Wide variety of plants used

The two most common plants in use come as no surprise:  turmeric (Curcuma longa​) and amla or Indian gooseberry (Phyllanthus emblica​).  The two are mainstays of the Ayurvedic medicinal tradition.  

Altogether ethnobotanical researchers found that 93 different plants were being used in the traditional herbal medicine practices within the district. The plants belonged to 55 families and 85 genera.

 The most common form of medicinal plants were herbs, followed by tree species, shrubs and vines or creepers. 53 were gathered in the wild.

  Leaves were the most commonly used plant part, followed fruit, bark and seeds.  This portion of the analysis was not weighted by volume, as the use of rhizome parts ranked low, but surely must account for a much larger part of the plant parts used by weight, as it is the rhizome of turmeric that is solely used.  Decoction was the predominant method of preparing these herbs in this community, followed by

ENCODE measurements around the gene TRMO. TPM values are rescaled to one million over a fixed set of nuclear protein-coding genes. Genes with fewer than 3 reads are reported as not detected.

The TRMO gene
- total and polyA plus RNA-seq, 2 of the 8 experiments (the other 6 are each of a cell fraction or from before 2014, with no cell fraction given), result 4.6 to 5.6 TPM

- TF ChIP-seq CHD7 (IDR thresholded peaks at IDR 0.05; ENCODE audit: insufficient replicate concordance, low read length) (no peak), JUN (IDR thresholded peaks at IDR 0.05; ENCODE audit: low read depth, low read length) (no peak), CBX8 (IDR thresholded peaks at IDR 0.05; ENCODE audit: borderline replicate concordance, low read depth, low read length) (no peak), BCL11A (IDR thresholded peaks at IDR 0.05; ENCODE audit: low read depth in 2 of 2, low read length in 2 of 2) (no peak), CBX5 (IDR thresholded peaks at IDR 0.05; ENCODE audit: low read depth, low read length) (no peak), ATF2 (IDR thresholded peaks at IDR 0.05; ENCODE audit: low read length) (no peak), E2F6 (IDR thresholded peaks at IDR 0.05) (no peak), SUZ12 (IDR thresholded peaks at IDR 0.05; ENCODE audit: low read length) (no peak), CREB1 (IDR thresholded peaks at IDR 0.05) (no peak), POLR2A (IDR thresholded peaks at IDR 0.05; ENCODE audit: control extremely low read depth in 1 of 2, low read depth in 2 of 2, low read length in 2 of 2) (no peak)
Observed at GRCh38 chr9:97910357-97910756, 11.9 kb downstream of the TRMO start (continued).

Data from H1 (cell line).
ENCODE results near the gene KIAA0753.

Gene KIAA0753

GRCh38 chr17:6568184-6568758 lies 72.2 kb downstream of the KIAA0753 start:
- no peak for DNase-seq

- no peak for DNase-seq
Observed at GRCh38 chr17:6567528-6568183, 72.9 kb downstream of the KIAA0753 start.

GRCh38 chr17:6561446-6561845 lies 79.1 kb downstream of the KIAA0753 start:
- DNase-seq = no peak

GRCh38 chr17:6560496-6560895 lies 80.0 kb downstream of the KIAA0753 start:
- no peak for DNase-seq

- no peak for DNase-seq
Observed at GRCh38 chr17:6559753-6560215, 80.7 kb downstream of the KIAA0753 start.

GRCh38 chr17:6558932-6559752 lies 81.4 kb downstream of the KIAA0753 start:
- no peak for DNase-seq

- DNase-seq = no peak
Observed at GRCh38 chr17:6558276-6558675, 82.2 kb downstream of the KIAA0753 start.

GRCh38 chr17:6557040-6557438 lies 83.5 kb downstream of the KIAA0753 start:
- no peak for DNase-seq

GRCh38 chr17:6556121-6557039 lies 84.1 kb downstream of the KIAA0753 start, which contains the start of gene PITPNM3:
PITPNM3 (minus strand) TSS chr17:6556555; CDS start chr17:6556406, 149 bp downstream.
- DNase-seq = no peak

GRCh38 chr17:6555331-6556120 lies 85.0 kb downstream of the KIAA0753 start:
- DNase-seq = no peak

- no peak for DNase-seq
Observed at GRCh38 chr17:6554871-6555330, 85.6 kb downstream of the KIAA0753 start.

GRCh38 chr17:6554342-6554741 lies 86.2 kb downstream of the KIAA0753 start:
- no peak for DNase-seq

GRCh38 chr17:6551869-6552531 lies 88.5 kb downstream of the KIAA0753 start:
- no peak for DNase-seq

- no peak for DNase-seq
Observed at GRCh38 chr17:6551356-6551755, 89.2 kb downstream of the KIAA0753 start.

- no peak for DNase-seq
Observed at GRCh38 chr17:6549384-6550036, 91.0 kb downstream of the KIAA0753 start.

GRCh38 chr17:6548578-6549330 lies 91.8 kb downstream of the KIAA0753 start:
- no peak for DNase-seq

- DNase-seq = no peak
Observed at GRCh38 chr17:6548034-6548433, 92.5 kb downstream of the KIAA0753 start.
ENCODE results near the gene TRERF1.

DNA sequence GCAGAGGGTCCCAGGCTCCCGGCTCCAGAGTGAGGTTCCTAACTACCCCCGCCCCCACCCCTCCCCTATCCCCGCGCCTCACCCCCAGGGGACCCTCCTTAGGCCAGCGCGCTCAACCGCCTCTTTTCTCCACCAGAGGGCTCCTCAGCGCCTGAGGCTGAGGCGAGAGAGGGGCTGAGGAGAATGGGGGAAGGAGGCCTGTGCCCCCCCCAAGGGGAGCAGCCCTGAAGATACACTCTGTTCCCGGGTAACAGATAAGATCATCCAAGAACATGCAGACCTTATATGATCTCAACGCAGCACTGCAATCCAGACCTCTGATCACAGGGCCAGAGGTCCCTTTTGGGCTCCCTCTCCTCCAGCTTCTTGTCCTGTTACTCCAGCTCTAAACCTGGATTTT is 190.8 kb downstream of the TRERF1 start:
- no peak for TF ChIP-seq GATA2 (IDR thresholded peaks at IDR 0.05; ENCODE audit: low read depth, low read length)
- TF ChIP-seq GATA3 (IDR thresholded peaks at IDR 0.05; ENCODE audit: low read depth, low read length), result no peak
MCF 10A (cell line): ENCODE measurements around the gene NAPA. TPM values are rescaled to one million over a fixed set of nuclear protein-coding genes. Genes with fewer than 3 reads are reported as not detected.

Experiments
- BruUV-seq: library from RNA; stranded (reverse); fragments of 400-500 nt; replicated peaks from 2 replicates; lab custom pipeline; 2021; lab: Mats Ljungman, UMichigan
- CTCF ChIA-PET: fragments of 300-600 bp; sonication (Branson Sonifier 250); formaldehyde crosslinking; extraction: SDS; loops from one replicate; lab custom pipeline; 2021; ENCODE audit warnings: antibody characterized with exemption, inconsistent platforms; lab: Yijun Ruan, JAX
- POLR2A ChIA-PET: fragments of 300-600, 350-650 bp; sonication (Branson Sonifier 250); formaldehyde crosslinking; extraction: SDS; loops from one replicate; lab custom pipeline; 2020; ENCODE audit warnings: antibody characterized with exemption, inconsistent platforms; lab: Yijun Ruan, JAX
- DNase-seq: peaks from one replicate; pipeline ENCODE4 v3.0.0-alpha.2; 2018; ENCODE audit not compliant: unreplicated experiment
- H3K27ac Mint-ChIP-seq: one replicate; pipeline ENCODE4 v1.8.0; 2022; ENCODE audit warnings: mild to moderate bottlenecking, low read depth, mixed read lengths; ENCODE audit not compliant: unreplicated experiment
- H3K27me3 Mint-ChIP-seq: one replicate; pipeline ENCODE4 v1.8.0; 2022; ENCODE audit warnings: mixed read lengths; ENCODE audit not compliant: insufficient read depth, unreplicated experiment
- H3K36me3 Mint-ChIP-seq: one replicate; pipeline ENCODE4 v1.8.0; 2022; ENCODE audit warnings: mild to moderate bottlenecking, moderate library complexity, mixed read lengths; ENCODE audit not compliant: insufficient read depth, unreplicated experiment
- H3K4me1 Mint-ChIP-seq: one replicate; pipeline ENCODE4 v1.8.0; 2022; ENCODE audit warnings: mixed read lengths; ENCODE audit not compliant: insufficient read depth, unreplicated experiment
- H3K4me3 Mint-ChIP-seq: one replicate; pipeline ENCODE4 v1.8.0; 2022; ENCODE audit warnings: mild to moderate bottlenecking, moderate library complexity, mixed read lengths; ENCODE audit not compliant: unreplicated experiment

The researchers said this was the first time the enthnobotanical knowledge within this particular region has been catalogued, though many such surveys have been conducted in other parts of India.  And it may have come not a moment too soon, they said.

“This study also revealed that younger generations between the ages of 18 and 30 have little to no knowledge of preparation of herbal medicines and their use as compared to the older age groups. This is mostly due to the availability of modern clinical drugs in the villages. Therefore, the traditional knowledge and practices of medicinal plants in the study area are somehow at risk of dying. This is why it is important to document the valuable knowledge as well as for conservation of the taxa,” ​they wrote.

Breaking the chain of traditional medicine